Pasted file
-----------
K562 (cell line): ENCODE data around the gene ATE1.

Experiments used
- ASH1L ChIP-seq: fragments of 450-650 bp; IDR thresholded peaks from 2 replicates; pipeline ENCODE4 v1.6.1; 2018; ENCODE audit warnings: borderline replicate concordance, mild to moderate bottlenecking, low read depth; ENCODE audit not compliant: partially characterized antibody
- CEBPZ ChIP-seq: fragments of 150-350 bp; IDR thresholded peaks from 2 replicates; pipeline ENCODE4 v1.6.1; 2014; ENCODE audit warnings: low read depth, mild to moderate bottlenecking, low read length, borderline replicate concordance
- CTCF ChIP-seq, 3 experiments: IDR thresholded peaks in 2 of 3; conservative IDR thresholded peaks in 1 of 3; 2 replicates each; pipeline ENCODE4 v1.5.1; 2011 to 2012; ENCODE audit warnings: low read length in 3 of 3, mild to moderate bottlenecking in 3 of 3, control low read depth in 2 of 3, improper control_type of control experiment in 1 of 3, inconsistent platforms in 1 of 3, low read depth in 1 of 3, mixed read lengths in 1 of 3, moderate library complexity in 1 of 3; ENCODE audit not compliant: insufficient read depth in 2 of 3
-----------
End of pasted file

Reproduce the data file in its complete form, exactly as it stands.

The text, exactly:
K562 (cell line): ENCODE data around the gene ATE1.

Experiments used
- ASH1L ChIP-seq: fragments of 450-650 bp; IDR thresholded peaks from 2 replicates; pipeline ENCODE4 v1.6.1; 2018; ENCODE audit warnings: borderline replicate concordance, mild to moderate bottlenecking, low read depth; ENCODE audit not compliant: partially characterized antibody
- CEBPZ ChIP-seq: fragments of 150-350 bp; IDR thresholded peaks from 2 replicates; pipeline ENCODE4 v1.6.1; 2014; ENCODE audit warnings: low read depth, mild to moderate bottlenecking, low read length, borderline replicate concordance
- CTCF ChIP-seq, 3 experiments: IDR thresholded peaks in 2 of 3; conservative IDR thresholded peaks in 1 of 3; 2 replicates each; pipeline ENCODE4 v1.5.1; 2011 to 2012; ENCODE audit warnings: low read length in 3 of 3, mild to moderate bottlenecking in 3 of 3, control low read depth in 2 of 3, improper control_type of control experiment in 1 of 3, inconsistent platforms in 1 of 3, low read depth in 1 of 3, mixed read lengths in 1 of 3, moderate library complexity in 1 of 3; ENCODE audit not compliant: insufficient read depth in 2 of 3